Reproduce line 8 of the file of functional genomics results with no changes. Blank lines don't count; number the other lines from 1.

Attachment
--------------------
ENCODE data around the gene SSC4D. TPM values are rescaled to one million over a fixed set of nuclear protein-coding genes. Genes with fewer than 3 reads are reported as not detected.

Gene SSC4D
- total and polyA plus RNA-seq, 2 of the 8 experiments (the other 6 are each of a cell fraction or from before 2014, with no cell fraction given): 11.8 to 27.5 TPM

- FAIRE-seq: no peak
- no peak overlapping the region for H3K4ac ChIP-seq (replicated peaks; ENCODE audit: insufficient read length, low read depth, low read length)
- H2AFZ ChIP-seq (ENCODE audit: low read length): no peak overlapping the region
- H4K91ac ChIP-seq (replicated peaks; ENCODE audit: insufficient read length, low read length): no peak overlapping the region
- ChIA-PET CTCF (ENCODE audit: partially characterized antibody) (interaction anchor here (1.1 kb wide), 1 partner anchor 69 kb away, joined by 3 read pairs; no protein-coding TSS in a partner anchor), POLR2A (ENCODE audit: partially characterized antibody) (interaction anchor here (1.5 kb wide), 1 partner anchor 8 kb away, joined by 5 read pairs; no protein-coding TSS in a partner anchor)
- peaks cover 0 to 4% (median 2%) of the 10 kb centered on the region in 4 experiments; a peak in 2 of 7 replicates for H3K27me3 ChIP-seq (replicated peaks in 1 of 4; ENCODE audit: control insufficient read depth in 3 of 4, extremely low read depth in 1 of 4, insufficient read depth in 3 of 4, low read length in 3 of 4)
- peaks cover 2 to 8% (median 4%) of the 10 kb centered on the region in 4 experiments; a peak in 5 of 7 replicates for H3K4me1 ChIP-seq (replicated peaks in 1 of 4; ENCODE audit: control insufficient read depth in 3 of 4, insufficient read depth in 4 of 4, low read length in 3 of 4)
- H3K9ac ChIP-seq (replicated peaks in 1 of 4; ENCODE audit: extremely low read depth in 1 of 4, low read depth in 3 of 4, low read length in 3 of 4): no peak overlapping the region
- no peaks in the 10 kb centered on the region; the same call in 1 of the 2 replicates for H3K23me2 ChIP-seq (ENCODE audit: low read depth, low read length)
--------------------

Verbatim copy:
- ChIA-PET CTCF (ENCODE audit: partially characterized antibody) (interaction anchor here (1.1 kb wide), 1 partner anchor 69 kb away, joined by 3 read pairs; no protein-coding TSS in a partner anchor), POLR2A (ENCODE audit: partially characterized antibody) (interaction anchor here (1.5 kb wide), 1 partner anchor 8 kb away, joined by 5 read pairs; no protein-coding TSS in a partner anchor)